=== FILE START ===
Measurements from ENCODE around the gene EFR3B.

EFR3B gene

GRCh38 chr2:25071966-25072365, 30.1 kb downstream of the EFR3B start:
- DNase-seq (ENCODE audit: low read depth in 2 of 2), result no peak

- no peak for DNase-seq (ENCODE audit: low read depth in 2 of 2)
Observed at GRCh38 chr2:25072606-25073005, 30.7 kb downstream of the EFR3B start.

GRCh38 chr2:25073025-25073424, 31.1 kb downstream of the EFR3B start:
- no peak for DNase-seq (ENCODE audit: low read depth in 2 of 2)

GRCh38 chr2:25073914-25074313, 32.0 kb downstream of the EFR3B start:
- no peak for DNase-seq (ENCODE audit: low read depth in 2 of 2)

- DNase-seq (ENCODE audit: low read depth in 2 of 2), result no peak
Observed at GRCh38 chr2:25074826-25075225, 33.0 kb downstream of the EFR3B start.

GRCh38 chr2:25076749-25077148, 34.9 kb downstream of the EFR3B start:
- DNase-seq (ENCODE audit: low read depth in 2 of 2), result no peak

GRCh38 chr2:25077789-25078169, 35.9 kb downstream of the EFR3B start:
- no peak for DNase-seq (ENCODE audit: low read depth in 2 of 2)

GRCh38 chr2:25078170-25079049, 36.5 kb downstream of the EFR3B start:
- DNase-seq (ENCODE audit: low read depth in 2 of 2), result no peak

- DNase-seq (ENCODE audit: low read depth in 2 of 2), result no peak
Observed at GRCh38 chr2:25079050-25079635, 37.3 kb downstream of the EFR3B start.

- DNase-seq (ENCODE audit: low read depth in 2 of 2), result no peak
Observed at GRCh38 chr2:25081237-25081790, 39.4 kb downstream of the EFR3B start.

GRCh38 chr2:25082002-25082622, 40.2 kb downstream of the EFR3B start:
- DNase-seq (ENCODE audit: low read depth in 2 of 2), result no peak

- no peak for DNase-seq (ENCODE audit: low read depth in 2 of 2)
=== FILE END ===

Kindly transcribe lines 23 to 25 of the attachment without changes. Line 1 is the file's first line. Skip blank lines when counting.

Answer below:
GRCh38 chr2:25082002-25082622, 40.2 kb downstream of the EFR3B start:
- DNase-seq (ENCODE audit: low read depth in 2 of 2), result no peak

- no peak for DNase-seq (ENCODE audit: low read depth in 2 of 2)